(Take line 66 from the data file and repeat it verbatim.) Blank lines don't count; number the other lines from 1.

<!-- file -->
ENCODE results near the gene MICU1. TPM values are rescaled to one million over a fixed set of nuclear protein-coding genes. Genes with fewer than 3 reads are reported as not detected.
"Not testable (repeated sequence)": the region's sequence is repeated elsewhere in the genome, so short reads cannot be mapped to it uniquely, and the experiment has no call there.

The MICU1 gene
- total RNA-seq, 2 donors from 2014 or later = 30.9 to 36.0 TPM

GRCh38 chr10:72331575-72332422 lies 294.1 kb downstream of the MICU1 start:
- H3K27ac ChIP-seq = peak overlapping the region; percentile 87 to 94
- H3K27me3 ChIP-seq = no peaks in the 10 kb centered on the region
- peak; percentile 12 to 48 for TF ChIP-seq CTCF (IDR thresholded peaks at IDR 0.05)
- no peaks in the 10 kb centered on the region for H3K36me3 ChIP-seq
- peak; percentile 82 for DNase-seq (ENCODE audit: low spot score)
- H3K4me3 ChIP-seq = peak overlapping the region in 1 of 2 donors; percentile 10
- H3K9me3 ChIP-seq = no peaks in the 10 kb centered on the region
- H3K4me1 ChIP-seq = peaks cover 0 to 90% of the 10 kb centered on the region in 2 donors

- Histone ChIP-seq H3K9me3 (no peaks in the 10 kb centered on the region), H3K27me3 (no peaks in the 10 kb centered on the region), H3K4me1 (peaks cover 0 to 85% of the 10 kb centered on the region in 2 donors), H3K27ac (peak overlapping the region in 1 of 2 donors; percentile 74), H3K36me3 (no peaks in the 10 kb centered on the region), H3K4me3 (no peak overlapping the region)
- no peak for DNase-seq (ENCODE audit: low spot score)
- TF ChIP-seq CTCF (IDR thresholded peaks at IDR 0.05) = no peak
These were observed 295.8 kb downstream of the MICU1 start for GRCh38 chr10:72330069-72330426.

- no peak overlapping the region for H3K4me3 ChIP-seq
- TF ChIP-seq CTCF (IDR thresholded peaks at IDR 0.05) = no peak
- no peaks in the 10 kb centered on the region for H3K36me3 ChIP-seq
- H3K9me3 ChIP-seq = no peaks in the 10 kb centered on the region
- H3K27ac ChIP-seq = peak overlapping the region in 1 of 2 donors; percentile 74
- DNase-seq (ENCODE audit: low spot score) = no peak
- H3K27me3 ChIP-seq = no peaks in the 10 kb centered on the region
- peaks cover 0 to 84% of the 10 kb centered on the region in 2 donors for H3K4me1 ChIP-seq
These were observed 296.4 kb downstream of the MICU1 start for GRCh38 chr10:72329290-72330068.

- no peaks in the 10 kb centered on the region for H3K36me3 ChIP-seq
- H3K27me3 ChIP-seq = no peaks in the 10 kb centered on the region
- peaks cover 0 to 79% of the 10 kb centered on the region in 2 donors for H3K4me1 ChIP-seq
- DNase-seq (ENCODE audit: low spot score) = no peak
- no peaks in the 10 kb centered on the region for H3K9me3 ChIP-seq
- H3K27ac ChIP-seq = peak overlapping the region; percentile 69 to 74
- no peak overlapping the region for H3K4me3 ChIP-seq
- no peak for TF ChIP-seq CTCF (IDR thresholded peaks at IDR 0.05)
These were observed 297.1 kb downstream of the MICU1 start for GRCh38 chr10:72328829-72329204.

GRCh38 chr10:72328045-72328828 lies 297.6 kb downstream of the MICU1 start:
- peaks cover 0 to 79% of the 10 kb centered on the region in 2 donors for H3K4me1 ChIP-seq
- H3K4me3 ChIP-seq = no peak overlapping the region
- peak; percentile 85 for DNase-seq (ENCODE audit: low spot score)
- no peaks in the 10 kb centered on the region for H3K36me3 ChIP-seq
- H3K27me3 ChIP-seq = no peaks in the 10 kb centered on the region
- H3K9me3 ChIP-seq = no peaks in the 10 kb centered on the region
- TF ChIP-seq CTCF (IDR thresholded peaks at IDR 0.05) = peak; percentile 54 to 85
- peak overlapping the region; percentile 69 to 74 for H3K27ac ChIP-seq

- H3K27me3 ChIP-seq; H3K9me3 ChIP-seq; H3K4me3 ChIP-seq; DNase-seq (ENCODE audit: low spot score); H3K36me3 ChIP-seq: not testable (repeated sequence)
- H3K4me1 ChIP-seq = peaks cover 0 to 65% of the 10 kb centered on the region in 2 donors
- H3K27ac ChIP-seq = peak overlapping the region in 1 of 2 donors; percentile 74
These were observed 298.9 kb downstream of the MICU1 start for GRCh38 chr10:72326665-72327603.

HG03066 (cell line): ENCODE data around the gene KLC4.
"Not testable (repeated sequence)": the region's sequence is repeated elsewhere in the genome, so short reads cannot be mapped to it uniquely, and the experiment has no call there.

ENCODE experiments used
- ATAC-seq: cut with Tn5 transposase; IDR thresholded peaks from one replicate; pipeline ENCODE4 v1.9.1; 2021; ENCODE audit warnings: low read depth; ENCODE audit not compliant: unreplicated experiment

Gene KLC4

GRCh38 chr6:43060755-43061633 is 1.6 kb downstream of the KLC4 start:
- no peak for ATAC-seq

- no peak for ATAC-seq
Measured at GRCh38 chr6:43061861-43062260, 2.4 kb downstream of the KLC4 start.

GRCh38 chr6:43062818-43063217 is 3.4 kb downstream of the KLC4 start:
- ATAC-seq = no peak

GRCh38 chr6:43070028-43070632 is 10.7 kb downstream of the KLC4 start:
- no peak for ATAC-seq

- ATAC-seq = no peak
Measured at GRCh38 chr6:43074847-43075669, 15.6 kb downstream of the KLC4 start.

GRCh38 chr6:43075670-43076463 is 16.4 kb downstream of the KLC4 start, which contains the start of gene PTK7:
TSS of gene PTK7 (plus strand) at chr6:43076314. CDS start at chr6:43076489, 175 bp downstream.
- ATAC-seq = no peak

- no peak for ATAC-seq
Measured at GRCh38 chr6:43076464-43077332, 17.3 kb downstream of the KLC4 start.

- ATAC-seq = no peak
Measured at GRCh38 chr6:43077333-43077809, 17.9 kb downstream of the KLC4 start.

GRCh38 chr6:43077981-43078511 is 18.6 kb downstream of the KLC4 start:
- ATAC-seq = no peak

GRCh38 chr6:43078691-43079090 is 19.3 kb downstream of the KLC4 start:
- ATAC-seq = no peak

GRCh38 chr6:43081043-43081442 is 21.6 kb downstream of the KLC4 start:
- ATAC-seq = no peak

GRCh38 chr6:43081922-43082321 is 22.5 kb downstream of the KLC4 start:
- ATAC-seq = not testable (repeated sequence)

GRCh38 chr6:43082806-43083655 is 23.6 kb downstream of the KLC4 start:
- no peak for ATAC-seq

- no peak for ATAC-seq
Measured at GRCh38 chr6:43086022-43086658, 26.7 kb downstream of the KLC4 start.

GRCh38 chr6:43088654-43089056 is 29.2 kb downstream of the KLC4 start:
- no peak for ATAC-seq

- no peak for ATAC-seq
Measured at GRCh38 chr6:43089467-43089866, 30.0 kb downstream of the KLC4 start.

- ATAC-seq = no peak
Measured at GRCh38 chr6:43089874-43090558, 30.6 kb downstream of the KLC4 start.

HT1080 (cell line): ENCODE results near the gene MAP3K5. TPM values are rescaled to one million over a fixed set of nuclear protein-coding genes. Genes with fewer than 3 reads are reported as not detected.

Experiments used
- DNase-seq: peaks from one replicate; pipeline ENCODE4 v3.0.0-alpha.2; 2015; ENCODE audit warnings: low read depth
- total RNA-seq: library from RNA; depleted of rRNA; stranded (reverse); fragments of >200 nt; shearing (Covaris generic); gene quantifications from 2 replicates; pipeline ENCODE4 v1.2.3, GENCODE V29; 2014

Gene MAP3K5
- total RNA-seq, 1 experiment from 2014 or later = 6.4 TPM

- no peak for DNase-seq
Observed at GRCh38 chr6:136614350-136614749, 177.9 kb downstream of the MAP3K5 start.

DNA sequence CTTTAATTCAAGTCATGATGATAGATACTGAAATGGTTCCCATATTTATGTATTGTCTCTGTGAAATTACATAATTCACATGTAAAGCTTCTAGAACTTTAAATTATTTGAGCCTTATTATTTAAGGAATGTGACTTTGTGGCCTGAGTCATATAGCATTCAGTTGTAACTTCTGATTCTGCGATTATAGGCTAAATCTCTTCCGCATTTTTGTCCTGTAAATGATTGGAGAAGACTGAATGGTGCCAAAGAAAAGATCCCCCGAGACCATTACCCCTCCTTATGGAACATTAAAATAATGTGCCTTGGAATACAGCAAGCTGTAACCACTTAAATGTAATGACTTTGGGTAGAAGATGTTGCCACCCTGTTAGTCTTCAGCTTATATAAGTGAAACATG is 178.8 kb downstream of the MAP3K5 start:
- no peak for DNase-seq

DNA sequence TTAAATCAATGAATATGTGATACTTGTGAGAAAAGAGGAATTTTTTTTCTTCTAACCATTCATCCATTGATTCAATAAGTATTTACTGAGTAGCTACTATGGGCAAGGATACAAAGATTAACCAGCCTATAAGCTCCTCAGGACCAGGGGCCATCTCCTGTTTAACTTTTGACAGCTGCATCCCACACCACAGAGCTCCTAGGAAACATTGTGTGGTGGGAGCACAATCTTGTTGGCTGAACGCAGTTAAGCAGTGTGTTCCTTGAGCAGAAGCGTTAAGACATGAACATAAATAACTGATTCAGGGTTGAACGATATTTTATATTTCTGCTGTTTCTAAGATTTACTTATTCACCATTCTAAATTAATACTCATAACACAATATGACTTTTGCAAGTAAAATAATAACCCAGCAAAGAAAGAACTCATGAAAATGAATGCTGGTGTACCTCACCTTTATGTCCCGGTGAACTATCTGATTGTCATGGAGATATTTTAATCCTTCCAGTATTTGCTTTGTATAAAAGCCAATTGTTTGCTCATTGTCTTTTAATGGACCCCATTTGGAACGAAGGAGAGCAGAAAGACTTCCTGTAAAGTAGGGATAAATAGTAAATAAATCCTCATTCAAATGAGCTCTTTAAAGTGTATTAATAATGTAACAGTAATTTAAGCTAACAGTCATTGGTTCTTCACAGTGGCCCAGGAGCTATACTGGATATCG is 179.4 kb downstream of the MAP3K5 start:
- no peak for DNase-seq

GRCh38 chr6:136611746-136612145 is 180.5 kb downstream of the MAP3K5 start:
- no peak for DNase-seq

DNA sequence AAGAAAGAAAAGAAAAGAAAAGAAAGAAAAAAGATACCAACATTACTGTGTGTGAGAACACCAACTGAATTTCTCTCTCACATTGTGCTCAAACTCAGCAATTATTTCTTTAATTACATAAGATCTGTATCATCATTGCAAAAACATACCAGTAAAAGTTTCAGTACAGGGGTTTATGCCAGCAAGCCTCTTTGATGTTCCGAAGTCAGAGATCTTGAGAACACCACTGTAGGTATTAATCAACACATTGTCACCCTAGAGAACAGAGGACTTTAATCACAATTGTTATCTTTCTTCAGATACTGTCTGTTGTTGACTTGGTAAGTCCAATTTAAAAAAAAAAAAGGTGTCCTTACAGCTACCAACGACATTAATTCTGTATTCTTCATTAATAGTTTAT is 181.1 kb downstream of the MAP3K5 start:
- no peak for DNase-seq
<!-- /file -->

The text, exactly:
- ATAC-seq = no peak